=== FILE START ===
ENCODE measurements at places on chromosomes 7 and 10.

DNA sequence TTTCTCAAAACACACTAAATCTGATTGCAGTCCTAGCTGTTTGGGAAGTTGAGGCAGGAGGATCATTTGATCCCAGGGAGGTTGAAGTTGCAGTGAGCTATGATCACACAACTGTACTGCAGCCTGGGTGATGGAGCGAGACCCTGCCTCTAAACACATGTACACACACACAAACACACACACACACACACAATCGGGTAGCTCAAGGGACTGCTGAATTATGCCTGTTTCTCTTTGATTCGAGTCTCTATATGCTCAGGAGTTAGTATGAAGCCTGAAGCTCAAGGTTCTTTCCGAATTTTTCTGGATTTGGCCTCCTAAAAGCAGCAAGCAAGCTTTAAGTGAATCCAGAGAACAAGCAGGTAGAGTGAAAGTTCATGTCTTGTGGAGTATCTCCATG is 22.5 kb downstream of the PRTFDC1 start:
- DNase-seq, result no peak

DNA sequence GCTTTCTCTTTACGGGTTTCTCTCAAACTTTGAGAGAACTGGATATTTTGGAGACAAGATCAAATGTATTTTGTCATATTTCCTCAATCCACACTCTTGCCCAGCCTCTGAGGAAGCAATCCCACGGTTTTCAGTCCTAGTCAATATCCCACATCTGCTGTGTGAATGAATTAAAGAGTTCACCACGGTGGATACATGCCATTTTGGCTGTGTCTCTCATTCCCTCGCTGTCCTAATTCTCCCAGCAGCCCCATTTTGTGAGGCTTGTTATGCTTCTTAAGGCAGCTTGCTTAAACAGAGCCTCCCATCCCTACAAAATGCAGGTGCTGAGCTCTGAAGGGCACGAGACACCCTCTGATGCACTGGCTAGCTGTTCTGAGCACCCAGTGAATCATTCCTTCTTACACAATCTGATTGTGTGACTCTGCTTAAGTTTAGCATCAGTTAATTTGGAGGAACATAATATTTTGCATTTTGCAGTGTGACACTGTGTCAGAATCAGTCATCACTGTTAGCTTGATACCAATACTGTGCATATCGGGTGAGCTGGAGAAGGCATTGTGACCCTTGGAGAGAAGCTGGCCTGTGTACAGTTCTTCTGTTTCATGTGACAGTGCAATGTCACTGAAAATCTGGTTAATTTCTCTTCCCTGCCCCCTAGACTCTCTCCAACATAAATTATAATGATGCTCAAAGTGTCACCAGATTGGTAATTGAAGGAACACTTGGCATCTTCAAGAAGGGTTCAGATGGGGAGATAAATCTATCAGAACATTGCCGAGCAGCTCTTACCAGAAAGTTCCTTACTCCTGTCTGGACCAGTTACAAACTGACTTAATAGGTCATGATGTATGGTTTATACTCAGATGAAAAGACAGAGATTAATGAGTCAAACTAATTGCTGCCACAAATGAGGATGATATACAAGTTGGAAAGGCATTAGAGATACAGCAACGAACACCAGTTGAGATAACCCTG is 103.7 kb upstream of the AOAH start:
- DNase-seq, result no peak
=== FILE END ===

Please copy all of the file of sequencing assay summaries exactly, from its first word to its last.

ENCODE measurements at places on chromosomes 7 and 10.

DNA sequence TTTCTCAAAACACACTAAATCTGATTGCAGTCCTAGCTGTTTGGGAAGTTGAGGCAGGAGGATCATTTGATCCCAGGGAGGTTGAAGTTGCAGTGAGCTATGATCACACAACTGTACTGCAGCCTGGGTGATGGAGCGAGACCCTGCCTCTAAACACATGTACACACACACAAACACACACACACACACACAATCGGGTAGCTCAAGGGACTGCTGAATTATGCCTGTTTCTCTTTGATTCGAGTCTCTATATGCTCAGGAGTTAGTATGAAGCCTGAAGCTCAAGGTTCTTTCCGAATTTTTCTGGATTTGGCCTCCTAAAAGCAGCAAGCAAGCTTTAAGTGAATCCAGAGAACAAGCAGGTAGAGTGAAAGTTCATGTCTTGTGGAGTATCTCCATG is 22.5 kb downstream of the PRTFDC1 start:
- DNase-seq, result no peak

DNA sequence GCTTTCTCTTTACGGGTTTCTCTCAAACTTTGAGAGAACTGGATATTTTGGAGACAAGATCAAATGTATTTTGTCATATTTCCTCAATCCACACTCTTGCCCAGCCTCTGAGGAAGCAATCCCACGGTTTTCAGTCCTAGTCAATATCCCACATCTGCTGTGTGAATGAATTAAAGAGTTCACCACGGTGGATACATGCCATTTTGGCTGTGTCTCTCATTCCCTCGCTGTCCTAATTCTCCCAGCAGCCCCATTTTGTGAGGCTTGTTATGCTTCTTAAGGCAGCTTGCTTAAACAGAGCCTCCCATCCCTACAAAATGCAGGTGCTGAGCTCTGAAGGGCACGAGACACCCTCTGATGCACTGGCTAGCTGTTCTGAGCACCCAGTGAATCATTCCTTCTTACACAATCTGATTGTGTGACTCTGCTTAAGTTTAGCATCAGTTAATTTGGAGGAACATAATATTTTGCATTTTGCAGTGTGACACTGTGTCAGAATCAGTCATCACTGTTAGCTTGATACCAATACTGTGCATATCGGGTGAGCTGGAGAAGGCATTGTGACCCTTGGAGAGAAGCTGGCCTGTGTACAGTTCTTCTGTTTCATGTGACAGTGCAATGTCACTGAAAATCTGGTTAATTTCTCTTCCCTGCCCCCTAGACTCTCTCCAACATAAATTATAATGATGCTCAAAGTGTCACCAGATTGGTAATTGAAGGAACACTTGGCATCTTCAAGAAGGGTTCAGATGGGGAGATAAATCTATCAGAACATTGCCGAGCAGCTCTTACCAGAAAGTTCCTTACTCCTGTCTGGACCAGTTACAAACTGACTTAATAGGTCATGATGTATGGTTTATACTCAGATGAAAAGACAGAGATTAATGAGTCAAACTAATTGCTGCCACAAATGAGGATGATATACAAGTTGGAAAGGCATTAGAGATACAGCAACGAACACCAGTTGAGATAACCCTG is 103.7 kb upstream of the AOAH start:
- DNase-seq, result no peak